Voices of Alaska: Legislators should act for families of officers lost in the line of duty

  • By Sean Parnell
  • Saturday, May 14, 2016 5:14pm
  • Opinion

When I discovered during my service as governor that an Alaska State Trooper who was killed on the job, would not only leave a spouse and children, but his family would have their health insurance coverage stripped away upon his death, I took executive action to assure that the trooper family’s health coverage would continue.

To their credit, Governor Walker and Col. Cockrell, among others, have administratively assured health insurance coverage remains in place for these families who have given so much. Alaska legislators, in the final throes of the legislative session, should now make the statutory change so these families of fallen troopers (and families of other peace officers and firefighters in the future) do not have to worry about having their health insurance coverage ripped out from under them, whether by a change of personnel policy or a change in administration.

Senate Bill 202 can be carefully crafted to encompass only what is currently being paid out for these families’ coverage, giving the bill a ZERO fiscal note in the next fiscal year. The language should also provide for similarly situated family members in the future, but the fiscal note could show the out-years estimated costs as “indeterminate”—because they are. What does this mean? It means with existing health coverage in place for these families, SB 202 can be passed with zero fiscal impact this year because the state is already paying for it.

Legislators know this issue, they have seen the faces and heard the stories of surviving Alaska family members like Brandy Johnson and Nikki Toll. Rep. Charisse Millett carried the torch earlier this legislative session for these families, but due to procedural votes the House bill did not pass and later was withdrawn. Legislators could still rewrite and pass SB 202.

These families (along with others) have suffered great loss because their peace officer husband and father was loyal to his oath to protect and serve. Can we not as a State, in return, cover health insurance for these surviving family members?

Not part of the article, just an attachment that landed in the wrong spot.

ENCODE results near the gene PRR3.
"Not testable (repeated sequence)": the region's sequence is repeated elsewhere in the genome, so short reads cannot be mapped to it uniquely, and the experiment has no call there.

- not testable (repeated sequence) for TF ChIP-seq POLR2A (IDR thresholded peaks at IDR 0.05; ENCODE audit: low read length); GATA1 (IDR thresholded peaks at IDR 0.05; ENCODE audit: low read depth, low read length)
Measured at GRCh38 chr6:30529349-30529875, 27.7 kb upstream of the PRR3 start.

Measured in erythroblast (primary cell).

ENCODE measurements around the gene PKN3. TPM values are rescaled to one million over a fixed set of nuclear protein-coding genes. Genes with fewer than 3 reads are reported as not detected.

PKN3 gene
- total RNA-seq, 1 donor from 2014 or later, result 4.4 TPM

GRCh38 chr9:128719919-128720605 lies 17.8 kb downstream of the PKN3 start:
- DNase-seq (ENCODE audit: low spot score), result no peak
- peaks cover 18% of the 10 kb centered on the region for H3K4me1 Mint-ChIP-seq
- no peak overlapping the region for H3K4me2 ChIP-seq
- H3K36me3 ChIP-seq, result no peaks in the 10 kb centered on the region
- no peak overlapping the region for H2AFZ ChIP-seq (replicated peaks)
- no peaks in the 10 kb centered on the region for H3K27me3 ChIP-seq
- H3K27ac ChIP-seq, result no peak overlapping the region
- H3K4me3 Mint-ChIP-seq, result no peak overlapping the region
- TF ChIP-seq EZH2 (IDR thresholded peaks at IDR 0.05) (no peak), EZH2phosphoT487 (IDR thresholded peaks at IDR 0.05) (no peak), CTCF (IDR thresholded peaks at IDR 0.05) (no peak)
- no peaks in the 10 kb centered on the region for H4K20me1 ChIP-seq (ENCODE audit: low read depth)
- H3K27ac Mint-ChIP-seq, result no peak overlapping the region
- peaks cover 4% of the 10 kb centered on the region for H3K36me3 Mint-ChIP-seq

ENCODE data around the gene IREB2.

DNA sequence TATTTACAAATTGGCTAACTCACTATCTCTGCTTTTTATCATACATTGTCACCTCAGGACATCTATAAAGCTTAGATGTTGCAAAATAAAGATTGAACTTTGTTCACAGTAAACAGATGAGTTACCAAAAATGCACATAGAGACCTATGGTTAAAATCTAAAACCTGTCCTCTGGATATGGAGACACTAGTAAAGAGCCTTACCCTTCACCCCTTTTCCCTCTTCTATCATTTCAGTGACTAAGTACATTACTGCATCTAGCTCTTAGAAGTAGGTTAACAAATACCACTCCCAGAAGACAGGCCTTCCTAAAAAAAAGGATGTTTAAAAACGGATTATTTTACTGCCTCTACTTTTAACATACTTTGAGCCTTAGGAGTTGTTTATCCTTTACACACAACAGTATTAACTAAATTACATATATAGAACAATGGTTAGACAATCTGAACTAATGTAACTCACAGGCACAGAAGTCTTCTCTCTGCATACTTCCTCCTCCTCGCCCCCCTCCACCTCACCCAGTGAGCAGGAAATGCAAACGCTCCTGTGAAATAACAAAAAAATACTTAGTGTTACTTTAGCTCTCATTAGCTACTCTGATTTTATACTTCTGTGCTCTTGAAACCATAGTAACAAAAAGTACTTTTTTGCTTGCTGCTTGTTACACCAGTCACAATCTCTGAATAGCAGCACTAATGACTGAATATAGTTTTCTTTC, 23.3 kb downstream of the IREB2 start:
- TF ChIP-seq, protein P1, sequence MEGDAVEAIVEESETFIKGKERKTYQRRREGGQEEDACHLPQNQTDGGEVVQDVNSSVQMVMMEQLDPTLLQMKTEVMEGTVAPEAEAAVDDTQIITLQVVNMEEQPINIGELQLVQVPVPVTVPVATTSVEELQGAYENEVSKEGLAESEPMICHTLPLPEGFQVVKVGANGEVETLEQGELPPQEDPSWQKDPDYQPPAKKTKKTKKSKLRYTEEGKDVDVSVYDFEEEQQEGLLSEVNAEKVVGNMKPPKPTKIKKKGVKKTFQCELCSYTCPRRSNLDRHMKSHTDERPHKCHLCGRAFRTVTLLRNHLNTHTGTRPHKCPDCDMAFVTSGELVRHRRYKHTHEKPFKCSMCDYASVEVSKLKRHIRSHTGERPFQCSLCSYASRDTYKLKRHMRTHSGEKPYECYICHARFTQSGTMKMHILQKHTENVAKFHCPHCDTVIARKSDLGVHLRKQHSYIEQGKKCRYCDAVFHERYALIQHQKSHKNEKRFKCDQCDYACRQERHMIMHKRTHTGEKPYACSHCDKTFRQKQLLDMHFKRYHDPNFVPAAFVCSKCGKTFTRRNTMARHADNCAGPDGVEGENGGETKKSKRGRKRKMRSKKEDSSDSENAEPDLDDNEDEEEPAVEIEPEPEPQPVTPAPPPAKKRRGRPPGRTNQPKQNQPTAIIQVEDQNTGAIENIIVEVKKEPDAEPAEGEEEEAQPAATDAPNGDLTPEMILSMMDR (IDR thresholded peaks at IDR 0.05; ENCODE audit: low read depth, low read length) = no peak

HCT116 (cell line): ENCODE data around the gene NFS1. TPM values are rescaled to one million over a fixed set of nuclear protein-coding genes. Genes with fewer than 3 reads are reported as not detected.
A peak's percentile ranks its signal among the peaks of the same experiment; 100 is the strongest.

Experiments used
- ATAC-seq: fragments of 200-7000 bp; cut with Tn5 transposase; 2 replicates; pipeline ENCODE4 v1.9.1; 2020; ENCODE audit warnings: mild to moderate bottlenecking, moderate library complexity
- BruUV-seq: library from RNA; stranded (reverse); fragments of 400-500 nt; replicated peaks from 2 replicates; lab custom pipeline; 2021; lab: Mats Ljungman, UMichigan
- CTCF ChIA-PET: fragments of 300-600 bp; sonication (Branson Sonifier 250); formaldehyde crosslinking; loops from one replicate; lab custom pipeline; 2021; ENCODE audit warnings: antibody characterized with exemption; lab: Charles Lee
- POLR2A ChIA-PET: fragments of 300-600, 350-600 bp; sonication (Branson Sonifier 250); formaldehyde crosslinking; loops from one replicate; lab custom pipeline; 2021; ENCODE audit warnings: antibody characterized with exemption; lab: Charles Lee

Legislators could pass SB 202 with sideboards so when other health coverage is available to surviving family members through Medicare, for example (or perhaps through other employment), the state provides bridge coverage to that insurance. Perhaps legislators could consider utilizing the sideboards placed on the extension of health benefits to a surviving family of military service members.

Where a military service member is lost while on active duty, our nation continues to provide TRICARE health coverage for surviving family members for three years at the same level and afterward at the level of retired members. Other circumstances can affect TRICARE coverage, but the point is that the issue is solvable at the state level for surviving family members of peace officers and fire fighters.

Yes, I’m asking Alaska legislators to do “the right thing” by writing SB 202 well and passing it now. Legislators can help make the statement, “You will be taken care of” a true and honorable statement. Two different governors from two very different administrations have stepped up to the plate. Now, Republican and Democrat legislators alike also ought to join in supporting these families that have given so much for the rest of us.

Sean Parnell is a former Governor of Alaska (2009-2014).

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